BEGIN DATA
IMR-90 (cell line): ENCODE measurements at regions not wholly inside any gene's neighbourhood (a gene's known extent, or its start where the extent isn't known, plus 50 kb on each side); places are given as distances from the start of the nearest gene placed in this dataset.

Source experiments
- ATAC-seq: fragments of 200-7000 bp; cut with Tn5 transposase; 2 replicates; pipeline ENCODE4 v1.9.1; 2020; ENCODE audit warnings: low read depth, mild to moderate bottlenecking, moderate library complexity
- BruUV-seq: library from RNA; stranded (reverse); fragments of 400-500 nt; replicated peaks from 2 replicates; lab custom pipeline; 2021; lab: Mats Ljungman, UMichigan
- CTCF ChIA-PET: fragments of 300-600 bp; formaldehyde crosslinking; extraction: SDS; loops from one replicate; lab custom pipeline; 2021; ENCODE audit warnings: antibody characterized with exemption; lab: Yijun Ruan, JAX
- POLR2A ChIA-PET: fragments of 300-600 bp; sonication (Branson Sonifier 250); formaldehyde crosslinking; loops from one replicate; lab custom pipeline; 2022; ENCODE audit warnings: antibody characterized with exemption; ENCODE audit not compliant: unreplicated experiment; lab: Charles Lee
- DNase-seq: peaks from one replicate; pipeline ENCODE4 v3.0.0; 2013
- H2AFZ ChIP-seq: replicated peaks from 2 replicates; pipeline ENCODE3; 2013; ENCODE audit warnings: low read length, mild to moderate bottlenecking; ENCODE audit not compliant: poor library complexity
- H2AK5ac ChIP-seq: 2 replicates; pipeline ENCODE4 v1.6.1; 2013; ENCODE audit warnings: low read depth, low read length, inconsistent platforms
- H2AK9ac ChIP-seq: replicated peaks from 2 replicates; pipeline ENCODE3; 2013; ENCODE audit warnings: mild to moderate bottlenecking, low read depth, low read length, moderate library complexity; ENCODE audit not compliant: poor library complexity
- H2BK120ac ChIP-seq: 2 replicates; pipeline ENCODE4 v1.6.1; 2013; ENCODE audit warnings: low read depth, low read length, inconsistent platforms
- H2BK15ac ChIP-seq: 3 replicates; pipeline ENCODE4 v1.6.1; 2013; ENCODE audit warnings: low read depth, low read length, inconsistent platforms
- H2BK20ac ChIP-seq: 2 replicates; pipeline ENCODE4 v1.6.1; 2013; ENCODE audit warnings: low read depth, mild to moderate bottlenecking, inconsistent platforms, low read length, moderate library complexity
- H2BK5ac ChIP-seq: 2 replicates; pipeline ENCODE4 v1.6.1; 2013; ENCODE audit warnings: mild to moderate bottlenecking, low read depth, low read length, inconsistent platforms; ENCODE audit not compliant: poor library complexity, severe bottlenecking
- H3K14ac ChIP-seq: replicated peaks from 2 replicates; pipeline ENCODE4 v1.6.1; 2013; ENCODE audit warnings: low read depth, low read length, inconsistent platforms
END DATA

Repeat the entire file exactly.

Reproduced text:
IMR-90 (cell line): ENCODE measurements at regions not wholly inside any gene's neighbourhood (a gene's known extent, or its start where the extent isn't known, plus 50 kb on each side); places are given as distances from the start of the nearest gene placed in this dataset.

Source experiments
- ATAC-seq: fragments of 200-7000 bp; cut with Tn5 transposase; 2 replicates; pipeline ENCODE4 v1.9.1; 2020; ENCODE audit warnings: low read depth, mild to moderate bottlenecking, moderate library complexity
- BruUV-seq: library from RNA; stranded (reverse); fragments of 400-500 nt; replicated peaks from 2 replicates; lab custom pipeline; 2021; lab: Mats Ljungman, UMichigan
- CTCF ChIA-PET: fragments of 300-600 bp; formaldehyde crosslinking; extraction: SDS; loops from one replicate; lab custom pipeline; 2021; ENCODE audit warnings: antibody characterized with exemption; lab: Yijun Ruan, JAX
- POLR2A ChIA-PET: fragments of 300-600 bp; sonication (Branson Sonifier 250); formaldehyde crosslinking; loops from one replicate; lab custom pipeline; 2022; ENCODE audit warnings: antibody characterized with exemption; ENCODE audit not compliant: unreplicated experiment; lab: Charles Lee
- DNase-seq: peaks from one replicate; pipeline ENCODE4 v3.0.0; 2013
- H2AFZ ChIP-seq: replicated peaks from 2 replicates; pipeline ENCODE3; 2013; ENCODE audit warnings: low read length, mild to moderate bottlenecking; ENCODE audit not compliant: poor library complexity
- H2AK5ac ChIP-seq: 2 replicates; pipeline ENCODE4 v1.6.1; 2013; ENCODE audit warnings: low read depth, low read length, inconsistent platforms
- H2AK9ac ChIP-seq: replicated peaks from 2 replicates; pipeline ENCODE3; 2013; ENCODE audit warnings: mild to moderate bottlenecking, low read depth, low read length, moderate library complexity; ENCODE audit not compliant: poor library complexity
- H2BK120ac ChIP-seq: 2 replicates; pipeline ENCODE4 v1.6.1; 2013; ENCODE audit warnings: low read depth, low read length, inconsistent platforms
- H2BK15ac ChIP-seq: 3 replicates; pipeline ENCODE4 v1.6.1; 2013; ENCODE audit warnings: low read depth, low read length, inconsistent platforms
- H2BK20ac ChIP-seq: 2 replicates; pipeline ENCODE4 v1.6.1; 2013; ENCODE audit warnings: low read depth, mild to moderate bottlenecking, inconsistent platforms, low read length, moderate library complexity
- H2BK5ac ChIP-seq: 2 replicates; pipeline ENCODE4 v1.6.1; 2013; ENCODE audit warnings: mild to moderate bottlenecking, low read depth, low read length, inconsistent platforms; ENCODE audit not compliant: poor library complexity, severe bottlenecking
- H3K14ac ChIP-seq: replicated peaks from 2 replicates; pipeline ENCODE4 v1.6.1; 2013; ENCODE audit warnings: low read depth, low read length, inconsistent platforms